Merlin James is currently showing his paintings at the Kerlin Gallery in Dublin – in an exhibition called ‘To the Present’ – that brings together a series of paintings and works on paper that stretch back over 20 years; pictures that give us an insight into a career that has ignored the trends and fashions of a bloated art market and instead has forged its own individualistic path: an idiosyncratic view of the history of art, its traditions and relationship to the present.
James is a painter of small pictures in the ‘easel’ tradition, an artist very much aware of the history of the medium and the weight of its past is evident in everything he paints, his images eschewing the relativism of the present and the endless critical terms for the latest art form whether it be pastiche, kitsch, ironic, abstract lyricism, didacticism or literalism. Rather, his is a process that is determined to mine the depths of the past and renew it, explore it through muted colours and genres we are all familiar with; still lifes, landscapes, architectural forms.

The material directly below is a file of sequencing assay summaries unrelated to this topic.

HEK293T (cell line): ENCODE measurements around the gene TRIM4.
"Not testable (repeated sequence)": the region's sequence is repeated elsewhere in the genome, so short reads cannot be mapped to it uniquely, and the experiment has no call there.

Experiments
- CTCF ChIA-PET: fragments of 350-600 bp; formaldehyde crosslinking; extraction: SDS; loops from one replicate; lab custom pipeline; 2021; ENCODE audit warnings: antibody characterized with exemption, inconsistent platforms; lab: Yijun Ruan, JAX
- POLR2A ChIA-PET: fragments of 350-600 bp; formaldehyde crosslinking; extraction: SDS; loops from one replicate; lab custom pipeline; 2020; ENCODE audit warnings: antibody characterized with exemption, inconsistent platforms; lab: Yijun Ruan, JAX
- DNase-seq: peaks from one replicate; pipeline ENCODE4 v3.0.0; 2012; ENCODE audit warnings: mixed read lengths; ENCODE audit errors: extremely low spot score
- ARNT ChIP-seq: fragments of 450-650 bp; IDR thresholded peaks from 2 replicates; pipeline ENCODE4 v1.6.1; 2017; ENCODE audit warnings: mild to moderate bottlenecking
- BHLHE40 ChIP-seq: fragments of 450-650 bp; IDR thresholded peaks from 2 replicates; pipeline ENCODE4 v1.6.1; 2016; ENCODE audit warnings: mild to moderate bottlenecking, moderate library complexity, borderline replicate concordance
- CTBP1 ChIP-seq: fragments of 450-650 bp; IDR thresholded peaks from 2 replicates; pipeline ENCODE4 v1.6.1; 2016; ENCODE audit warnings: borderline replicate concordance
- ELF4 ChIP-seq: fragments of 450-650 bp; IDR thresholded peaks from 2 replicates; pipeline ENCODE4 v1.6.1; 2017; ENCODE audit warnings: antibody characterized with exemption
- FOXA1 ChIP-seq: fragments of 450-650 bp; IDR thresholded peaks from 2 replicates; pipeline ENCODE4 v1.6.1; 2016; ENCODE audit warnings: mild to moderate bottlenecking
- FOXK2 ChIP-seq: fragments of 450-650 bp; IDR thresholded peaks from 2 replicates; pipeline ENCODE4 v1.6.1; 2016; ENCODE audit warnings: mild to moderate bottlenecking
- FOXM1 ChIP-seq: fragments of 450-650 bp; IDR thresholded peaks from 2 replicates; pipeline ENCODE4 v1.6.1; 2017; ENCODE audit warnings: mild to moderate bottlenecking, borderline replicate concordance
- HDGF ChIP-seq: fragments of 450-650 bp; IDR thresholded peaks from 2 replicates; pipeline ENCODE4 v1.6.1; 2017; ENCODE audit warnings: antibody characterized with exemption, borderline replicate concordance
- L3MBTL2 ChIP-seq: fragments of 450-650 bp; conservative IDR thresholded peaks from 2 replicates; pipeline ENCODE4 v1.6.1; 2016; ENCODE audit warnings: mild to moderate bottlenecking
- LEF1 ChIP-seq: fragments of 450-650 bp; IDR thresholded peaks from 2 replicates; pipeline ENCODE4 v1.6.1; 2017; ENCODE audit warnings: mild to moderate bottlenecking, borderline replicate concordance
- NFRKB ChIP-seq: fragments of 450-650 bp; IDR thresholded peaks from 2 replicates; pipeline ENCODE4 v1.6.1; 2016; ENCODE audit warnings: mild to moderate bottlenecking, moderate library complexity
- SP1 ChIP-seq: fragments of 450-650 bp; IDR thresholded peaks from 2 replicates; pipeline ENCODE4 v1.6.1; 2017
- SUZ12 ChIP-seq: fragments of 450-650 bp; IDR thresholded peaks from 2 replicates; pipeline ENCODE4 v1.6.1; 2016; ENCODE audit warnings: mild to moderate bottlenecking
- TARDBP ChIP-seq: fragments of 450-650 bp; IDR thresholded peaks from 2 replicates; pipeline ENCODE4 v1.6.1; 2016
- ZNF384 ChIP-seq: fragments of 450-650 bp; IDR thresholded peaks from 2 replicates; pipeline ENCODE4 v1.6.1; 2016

This nonconformist approach can make looking at his pictures somewhat difficult. They demand we stop and take our time, think and question the image, find and explore the relationships he creates between past and present. The intellectual rigour and painterly techniques invested in these paintings is a rarity and should you be in Dublin over the next 6 weeks I strongly urge you to drop into the Kerlin. Go in an have a long hard look at these wonderful pictures that range ‘frame paintings’ on light and translucent surfaces to dense oil paintings on canvas and paper.
‘To the Present’ runs until Saturday 25th June at the Kerlin Gallery, Anne’s Lane, South Anne Street, Dublin 2, Ireland